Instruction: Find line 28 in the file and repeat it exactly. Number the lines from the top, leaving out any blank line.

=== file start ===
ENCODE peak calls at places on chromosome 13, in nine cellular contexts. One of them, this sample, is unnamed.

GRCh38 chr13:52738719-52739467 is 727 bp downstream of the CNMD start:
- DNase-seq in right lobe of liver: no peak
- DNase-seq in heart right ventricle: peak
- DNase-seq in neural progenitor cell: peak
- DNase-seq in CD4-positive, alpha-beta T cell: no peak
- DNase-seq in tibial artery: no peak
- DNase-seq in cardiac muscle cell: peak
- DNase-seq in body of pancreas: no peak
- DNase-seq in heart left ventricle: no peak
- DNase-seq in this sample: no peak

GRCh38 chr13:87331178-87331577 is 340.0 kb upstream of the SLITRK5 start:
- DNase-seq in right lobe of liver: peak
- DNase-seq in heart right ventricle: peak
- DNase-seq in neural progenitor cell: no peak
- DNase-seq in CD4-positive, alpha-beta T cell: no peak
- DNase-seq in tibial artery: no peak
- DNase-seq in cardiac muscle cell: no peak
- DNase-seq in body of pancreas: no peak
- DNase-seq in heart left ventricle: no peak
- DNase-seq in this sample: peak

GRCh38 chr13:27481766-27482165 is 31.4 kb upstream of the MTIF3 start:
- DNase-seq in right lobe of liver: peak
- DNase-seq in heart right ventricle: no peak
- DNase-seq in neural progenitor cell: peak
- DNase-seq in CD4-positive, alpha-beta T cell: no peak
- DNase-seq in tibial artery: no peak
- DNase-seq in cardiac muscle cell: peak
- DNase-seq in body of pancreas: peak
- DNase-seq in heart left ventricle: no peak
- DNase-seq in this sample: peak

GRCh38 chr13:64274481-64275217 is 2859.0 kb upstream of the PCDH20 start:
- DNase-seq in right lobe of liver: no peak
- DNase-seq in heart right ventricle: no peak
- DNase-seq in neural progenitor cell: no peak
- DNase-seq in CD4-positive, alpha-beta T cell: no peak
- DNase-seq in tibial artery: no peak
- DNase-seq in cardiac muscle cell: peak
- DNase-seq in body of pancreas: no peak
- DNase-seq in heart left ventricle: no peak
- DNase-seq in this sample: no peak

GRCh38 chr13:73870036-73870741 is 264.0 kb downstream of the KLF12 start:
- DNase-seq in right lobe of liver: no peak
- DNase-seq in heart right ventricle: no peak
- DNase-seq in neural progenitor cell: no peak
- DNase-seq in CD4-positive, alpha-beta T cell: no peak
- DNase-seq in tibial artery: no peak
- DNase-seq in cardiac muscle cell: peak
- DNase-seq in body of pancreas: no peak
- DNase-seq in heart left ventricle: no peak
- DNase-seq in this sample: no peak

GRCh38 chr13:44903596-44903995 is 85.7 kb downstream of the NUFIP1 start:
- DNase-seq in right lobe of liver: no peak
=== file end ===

- DNase-seq in cardiac muscle cell: peak